With almost 20 years of deep draw experience, we’ve learned a few things about the benefits, process, and how to overcome obstacles that can occur when forming deep draw stampings.
Deep draw stamping has become a core competency at Duggan Manufacturing. The process uses metal dies to form flat sheets of metal into a designed shape. Specifically, when the depth of the part is equal or greater than its radius, then the forming process is categorized as deep drawn. To achieve this type of part, multiple dies are designed and used to create the desired shape and depth.
When Deep Draw Stamping is the Right Process
Short Run Production Volumes: Little to no down time or upkeep needed once dies are made, which is beneficial when producing high volumes since unit costs decrease as unit volume increases.
Functionality: Deep draw stamping is great for parts that require substantial strength with minimal weight since many metals work-harden as they deform. This is because the crystal structure allows a certain amount of movement, but outside of that it becomes locked creating a high strength part.
Seamless Parts: Deep drawn parts are created from a single sheet of metal and have no joins, which makes this process ideal for anything that needs to be water or gas tight.
Precision: Parts that are formed on a press are very repeatable. Once dies are created, parts can be run over and over again with impressive accuracy.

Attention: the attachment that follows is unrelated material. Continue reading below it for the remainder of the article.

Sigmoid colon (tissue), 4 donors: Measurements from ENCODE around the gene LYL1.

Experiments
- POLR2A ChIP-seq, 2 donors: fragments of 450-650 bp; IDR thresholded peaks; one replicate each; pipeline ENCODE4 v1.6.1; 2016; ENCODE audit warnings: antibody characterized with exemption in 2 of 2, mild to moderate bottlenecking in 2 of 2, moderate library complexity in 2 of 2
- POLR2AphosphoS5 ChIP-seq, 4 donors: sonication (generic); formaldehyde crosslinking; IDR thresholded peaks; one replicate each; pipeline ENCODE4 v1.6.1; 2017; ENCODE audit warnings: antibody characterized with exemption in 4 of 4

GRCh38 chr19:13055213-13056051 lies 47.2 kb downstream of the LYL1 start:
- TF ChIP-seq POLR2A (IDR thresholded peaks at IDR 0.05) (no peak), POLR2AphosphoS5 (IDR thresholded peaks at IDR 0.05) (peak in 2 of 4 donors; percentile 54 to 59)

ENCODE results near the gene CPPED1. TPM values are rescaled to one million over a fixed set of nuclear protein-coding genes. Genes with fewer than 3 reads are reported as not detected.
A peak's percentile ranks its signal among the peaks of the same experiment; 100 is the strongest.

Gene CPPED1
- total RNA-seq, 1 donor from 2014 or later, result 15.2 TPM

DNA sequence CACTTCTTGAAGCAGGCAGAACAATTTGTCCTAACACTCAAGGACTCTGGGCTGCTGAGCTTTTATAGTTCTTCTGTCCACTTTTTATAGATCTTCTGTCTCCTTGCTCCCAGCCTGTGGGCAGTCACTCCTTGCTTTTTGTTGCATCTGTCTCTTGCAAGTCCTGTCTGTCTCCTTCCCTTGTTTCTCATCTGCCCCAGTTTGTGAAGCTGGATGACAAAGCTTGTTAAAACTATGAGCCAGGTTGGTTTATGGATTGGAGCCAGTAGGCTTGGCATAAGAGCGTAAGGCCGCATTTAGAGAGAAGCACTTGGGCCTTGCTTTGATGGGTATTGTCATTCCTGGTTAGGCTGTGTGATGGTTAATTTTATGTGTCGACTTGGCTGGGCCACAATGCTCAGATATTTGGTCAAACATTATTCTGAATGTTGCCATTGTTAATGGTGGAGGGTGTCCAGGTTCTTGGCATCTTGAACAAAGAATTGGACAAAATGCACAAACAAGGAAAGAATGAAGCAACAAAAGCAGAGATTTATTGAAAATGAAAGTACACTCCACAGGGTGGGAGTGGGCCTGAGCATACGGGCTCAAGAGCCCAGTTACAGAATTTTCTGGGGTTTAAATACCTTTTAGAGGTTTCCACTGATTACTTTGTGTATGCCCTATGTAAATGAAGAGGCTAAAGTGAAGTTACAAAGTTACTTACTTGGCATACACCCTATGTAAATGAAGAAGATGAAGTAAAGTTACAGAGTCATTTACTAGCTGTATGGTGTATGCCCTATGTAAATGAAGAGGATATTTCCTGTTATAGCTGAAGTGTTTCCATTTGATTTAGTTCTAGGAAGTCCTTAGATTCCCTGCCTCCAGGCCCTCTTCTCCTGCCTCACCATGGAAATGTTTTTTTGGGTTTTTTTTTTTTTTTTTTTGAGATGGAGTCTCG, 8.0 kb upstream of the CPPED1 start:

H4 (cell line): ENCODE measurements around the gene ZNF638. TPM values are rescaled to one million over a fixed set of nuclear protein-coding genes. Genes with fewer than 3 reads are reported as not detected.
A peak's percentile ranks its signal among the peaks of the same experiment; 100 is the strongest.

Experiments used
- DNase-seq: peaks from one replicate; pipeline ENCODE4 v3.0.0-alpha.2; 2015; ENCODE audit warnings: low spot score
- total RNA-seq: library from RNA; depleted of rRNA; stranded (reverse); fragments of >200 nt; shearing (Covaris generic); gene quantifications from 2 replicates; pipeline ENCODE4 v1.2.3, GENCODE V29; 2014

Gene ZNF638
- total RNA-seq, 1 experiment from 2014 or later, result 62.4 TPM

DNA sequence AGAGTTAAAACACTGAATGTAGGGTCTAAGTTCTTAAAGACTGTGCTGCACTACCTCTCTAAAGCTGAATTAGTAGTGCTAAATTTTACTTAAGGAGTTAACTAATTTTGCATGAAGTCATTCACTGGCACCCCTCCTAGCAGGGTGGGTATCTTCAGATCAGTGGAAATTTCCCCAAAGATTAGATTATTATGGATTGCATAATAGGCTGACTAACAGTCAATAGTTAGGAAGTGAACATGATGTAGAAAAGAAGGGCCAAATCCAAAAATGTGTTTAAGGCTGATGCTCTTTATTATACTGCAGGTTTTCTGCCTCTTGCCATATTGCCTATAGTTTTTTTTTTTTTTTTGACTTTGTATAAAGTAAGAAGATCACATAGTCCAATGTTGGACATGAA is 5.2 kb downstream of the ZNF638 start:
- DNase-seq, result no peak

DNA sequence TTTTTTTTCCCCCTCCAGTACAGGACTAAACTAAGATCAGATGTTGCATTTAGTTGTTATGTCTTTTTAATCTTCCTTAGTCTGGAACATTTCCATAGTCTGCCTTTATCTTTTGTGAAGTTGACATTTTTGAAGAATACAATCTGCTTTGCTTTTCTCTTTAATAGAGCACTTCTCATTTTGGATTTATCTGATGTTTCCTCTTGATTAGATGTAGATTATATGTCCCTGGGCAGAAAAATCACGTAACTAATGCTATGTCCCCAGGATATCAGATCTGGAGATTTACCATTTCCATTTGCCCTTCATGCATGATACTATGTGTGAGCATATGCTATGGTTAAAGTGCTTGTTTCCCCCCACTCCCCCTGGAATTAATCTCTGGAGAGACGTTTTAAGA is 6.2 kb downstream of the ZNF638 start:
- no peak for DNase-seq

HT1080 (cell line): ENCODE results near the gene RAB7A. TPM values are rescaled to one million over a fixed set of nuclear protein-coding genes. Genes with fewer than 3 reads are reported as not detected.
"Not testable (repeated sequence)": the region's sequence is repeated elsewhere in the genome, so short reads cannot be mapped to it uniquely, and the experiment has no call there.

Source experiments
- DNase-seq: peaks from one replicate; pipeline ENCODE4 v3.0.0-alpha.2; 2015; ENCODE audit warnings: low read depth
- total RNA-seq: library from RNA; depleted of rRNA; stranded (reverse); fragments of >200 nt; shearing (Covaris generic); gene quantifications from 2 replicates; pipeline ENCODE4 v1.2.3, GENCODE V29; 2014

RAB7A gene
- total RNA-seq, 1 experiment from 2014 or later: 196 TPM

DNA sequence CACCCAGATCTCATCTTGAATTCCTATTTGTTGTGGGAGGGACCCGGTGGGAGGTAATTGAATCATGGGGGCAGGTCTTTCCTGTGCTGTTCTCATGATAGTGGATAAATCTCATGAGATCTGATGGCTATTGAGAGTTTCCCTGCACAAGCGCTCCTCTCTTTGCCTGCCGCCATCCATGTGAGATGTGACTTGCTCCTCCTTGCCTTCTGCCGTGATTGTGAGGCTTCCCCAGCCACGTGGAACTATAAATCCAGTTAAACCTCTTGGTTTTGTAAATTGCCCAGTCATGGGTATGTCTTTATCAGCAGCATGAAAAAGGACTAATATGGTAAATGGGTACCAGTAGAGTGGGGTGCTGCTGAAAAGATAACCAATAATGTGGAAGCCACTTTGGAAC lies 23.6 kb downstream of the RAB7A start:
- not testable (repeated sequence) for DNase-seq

Complex Geometry: Great for producing cylindrical, box shaped and complex curved, hollowed shaped parts, as well as providing excellent detail.
Material Possibilities: There are numerous metals that can be used effectively in the deep drawn process. They include: aluminum, cold rolled steel, stainless steel, and many more. Most commonly used and seen, though, for this process, is steel with a deep draw quality (DDQ) suffix.
Low Quantities: Deep draw stamping generally is not valued as effective with small quantities (orders in the tens). Press set-up requires experience and expertise, which increases cost thus making low quantities more expensive. For deep draw to be a cost-effective option, quantities often need to be in the hundreds.
Formability Limits: Radial drawing stress and tangential stress are common concerns with deep draw stamping. These stresses can result in wrinkling, fracturing, and cracking.
We Thrive on Challenges
We’ve encountered problems with material wrinkling and fracturing along the way. To remedy this, we invested in retrofitting a portion of our presses with cushions and draw rings. What this does, is allow the material to flow slowly and evenly when forming the part. As a result, we rarely deal with these issues.
- 24 Hydraulic presses with up acting pressure
- Design and produce tooling in-house for faster turnaround time.
- Complex three-piece and four-piece tooling design to promote metal flow
- Tool designs are run through simulation software to verify design and eliminate thinning and ripping.
- Capable of producing 60” x 60” formed part
- Knowledge and expertise that comes with over 20 years of deep draw experience
Duggan is experienced with a multitude of different industries. Automotive, agriculture, defense, and clean energy are just a few examples. Many times, we have been able to assist in re-design of complex assemblies and were able to produce a single formed deep draw stamping, eliminating the assembly process and the variables that come with it. We are certain that deep draw stamping may be the most viable and perfect solution for some other industries as well that are unaware of the benefits.
Deep draw stamping is our expertise. At Duggan Manufacturing, we consistently take on challenging parts that other companies no-quote due to difficulty. We have state of the art equipment and a multitude of experts from design all the way through inspection and shipment that are ready for any challenge. Give us a call at 586-254-7400 or send us an inquiry at email@example.com.